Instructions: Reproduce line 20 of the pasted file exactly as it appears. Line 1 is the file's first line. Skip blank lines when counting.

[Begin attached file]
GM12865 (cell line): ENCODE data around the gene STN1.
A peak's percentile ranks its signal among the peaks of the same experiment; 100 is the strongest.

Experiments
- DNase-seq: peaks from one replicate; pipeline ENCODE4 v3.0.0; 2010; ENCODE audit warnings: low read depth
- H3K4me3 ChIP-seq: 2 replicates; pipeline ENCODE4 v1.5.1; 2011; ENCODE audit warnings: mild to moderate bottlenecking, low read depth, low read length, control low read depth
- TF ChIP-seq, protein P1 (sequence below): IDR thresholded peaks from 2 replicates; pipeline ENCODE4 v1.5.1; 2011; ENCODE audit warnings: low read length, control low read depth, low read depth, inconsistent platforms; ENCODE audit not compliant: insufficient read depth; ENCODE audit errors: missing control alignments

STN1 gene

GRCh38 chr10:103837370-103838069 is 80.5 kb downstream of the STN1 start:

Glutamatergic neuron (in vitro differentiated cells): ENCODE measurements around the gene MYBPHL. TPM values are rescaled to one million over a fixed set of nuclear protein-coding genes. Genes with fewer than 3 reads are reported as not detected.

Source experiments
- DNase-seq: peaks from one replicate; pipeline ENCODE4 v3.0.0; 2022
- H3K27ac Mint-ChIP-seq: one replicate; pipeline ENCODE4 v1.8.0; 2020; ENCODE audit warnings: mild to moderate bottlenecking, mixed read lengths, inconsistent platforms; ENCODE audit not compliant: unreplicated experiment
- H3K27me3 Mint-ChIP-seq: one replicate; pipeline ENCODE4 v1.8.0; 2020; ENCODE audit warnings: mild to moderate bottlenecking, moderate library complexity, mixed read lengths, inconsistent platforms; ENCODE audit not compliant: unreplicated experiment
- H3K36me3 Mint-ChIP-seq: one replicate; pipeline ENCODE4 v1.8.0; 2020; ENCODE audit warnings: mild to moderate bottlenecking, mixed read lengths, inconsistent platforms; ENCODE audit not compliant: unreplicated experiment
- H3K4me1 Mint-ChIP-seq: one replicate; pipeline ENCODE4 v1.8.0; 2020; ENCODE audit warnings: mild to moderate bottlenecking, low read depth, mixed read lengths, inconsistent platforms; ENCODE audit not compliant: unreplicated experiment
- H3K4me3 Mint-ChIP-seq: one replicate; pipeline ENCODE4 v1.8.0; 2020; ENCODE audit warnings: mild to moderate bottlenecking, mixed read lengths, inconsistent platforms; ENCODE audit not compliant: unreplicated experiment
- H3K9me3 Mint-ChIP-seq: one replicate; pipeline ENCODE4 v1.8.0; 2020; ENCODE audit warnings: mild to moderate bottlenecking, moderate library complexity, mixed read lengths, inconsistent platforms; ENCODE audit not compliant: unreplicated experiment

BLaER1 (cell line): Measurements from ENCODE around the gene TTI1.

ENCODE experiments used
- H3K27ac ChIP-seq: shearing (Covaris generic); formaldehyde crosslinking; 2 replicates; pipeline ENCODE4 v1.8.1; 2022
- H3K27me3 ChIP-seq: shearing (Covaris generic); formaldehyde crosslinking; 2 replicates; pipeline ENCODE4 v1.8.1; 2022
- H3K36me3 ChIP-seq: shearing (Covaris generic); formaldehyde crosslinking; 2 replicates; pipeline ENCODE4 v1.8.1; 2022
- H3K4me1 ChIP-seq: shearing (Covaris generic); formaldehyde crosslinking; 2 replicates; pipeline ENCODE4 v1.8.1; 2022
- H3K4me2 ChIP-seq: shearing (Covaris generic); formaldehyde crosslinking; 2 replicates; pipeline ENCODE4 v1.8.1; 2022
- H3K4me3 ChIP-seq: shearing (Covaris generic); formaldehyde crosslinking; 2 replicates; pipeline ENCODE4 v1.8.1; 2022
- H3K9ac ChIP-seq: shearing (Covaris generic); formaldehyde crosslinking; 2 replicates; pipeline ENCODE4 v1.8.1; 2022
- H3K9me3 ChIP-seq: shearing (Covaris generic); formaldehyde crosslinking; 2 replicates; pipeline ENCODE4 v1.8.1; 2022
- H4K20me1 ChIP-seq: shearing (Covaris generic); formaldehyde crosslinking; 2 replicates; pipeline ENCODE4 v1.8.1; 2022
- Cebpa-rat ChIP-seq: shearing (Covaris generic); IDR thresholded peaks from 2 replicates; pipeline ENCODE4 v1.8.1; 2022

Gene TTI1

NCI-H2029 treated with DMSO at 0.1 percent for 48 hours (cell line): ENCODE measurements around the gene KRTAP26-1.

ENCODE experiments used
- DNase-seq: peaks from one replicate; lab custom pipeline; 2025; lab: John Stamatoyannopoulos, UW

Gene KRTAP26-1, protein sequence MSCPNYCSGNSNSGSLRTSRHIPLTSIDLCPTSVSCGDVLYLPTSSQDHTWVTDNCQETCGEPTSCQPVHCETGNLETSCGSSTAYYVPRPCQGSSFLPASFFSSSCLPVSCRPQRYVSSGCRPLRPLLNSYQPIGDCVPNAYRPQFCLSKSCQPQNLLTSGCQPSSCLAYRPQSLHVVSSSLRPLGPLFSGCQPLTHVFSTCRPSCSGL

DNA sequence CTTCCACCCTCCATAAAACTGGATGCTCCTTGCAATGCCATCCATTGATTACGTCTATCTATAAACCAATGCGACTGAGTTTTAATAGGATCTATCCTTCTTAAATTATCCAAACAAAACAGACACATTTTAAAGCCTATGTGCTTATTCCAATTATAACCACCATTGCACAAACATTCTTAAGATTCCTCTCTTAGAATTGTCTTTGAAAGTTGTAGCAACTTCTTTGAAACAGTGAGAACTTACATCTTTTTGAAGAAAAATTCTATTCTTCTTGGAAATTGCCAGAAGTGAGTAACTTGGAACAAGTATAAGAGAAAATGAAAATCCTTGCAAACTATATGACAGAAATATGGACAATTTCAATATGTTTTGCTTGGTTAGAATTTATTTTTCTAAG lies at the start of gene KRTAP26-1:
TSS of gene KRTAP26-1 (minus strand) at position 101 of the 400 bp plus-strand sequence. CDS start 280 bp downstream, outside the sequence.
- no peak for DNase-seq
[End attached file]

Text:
- H3K27ac ChIP-seq: shearing (Covaris generic); formaldehyde crosslinking; 2 replicates; pipeline ENCODE4 v1.8.1; 2022